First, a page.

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Army of future: Tenders floated for jetpacks to make soldiers ‘fly’ & robotic mules

Army of future Tenders floated for jetpacks to make soldiers 'fly' & robotic mules

NEW DELHI: The Indian Army now wants to go hi-tech with a vengeance. The 12-lakh force has now issued preliminary tenders to acquire 48 jetpack suits for soldiers to ‘fly’ at speeds of over 50 km per hour, 100 robotic mules and 130 new-generation ‘tethered’ drone systems through fast-track procedures for emergency procurements.

Under the RFP (request for proposal) issued for the jetpacks, the Army said the suits with a modern propulsion system should provide controls for safe ascent and descent, take-off and landing in all directions.

The four-legged robotic mules are supposed to work at heights up to 10,000 feet. They should be capable of autonomous movement across various terrain, apart from having self-recovery and obstruction avoidance features.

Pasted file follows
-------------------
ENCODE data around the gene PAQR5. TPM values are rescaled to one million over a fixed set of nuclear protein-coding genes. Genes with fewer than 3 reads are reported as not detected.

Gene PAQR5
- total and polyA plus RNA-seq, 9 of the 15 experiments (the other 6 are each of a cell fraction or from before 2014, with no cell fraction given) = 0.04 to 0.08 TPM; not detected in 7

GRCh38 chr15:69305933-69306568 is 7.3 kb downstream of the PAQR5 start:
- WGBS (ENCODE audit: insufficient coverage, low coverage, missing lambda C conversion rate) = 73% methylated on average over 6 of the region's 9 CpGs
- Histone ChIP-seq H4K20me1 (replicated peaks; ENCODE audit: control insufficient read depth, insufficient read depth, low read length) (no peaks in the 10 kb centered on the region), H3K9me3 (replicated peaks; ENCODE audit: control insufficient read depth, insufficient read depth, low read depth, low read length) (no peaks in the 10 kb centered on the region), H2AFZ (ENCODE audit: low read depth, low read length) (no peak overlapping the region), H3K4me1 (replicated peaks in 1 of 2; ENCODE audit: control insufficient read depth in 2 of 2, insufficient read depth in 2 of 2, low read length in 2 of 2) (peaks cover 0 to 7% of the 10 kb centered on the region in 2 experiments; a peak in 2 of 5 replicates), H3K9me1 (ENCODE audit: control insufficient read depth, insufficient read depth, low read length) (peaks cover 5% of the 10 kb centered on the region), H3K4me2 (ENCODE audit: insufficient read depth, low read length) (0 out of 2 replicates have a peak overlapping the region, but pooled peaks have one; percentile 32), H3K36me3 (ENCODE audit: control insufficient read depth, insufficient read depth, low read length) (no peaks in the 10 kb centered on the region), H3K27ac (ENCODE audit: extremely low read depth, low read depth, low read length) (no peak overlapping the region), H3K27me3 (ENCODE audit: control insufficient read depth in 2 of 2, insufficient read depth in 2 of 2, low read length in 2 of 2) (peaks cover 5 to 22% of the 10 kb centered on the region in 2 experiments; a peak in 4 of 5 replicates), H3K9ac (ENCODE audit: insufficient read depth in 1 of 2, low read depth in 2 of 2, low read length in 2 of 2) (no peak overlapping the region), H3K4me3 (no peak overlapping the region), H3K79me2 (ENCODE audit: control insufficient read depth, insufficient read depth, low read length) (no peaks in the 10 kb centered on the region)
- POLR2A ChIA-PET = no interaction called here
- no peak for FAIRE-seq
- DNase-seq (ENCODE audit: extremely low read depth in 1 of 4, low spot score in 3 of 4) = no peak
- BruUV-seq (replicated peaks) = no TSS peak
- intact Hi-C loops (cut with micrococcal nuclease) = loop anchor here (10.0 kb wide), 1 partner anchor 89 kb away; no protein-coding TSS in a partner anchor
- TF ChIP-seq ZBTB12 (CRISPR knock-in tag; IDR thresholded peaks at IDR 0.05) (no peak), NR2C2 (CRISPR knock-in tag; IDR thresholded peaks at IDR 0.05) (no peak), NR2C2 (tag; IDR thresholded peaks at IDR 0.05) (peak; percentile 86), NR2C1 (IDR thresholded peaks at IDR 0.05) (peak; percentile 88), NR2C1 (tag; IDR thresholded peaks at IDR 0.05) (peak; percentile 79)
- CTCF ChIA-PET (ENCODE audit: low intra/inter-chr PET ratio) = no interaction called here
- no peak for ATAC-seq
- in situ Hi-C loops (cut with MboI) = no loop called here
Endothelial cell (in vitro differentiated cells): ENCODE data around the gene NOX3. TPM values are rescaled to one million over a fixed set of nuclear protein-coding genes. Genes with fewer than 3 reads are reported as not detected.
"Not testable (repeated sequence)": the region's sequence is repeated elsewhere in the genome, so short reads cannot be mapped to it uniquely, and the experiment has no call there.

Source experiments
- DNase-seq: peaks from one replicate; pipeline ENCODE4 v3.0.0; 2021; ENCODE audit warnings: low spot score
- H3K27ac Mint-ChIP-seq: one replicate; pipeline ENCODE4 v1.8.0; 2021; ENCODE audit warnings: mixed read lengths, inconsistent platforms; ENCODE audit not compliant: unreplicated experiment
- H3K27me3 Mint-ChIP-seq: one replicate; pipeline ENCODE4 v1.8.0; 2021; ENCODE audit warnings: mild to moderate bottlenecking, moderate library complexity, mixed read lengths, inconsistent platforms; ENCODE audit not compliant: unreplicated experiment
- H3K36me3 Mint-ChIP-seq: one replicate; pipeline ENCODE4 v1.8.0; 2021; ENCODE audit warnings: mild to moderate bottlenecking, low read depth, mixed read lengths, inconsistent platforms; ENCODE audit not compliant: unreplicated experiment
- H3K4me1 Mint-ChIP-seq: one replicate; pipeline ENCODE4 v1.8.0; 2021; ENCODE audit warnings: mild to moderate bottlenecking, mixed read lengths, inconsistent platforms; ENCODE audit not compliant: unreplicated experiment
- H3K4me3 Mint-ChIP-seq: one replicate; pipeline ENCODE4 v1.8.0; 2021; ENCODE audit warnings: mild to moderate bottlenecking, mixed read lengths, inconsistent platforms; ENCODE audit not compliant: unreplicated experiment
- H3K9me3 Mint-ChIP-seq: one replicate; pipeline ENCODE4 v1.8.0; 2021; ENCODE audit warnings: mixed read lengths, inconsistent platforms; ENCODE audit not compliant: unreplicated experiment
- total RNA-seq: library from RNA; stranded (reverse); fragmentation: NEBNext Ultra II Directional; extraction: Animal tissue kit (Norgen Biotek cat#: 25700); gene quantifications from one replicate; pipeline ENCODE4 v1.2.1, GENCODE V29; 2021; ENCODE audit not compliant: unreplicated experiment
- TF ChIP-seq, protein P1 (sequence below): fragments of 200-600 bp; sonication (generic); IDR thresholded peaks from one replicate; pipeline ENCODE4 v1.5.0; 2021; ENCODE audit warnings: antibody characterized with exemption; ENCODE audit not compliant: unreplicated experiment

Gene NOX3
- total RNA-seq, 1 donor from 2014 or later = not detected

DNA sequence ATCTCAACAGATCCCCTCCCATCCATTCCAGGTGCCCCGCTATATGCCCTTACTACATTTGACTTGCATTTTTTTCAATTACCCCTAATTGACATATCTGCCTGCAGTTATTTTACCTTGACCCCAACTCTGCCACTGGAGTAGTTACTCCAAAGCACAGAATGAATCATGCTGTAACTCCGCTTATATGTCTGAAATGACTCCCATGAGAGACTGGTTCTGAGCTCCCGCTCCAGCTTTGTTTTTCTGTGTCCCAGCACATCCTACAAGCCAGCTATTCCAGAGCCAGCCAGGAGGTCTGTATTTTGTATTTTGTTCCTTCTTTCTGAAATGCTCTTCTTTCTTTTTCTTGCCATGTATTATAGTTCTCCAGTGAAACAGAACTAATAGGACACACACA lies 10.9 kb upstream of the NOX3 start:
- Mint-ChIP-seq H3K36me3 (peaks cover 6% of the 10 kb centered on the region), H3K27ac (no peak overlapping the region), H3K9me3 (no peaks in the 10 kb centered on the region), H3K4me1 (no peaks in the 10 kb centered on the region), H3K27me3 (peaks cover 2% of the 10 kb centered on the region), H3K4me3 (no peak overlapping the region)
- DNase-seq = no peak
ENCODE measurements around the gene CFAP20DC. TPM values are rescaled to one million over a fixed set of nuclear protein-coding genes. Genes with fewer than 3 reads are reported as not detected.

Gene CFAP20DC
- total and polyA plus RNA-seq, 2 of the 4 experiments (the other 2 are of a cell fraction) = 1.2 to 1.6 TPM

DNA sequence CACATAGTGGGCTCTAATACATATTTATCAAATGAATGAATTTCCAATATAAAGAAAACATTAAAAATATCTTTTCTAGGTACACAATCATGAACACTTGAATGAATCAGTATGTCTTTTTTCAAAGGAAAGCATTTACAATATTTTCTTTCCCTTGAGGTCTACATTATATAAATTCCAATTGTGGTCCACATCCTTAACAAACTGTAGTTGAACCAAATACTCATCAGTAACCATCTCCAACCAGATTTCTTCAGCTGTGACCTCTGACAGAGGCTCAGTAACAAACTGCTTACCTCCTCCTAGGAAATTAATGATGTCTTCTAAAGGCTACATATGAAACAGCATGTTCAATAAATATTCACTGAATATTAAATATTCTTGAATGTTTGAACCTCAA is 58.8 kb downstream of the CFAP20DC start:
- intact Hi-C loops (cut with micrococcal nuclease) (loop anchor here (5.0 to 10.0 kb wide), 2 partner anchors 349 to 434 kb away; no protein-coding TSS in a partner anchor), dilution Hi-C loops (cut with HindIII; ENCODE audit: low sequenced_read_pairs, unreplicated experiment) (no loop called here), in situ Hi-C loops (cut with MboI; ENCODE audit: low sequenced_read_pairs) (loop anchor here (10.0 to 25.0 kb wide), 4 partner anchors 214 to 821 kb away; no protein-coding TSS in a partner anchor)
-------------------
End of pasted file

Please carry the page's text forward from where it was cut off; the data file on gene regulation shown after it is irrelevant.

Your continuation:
The tethered systems should consist of drones which are connected to a ground-based station and can provide surveillance of beyond the line of sight targets for prolonged periods.

Drawing lessons from recent conflicts ranging from Armenia-Azerbaijan to Russia-Ukraine amidst the continuing military confrontation with China in eastern Ladakh, the Army has kicked off several acquisition projects for different kinds of drones over the last few months.

They include kamikaze drones, armed drone swarms, logistics drones, surveillance quadcopters for infantry battalions and the like. For artillery regiments, for instance, the Army is going in for indigenous procurement of 80 mini remotely piloted aircraft systems (RPAS), 10 runway-independent RPAS, 44 upgraded long-range surveillance systems and 106 inertial navigation systems to better direct long-range and high-volume firepower at enemy targets.


Then, apart from the ongoing induction of the first batch of ‘loitering munitions’ or kamikaze drones, the Army also wants to buy 12 sets of autonomous surveillance and armed drone swarms (A-SADS), each with 50-75 artificial intelligence-enabled aerial vehicles capable of communicating with control stations as well as among themselves.

While seven of these sets are meant for high-altitude areas with China, the other five drone swarms are for operations in desert areas and plains along the borders with Pakistan, as reported by

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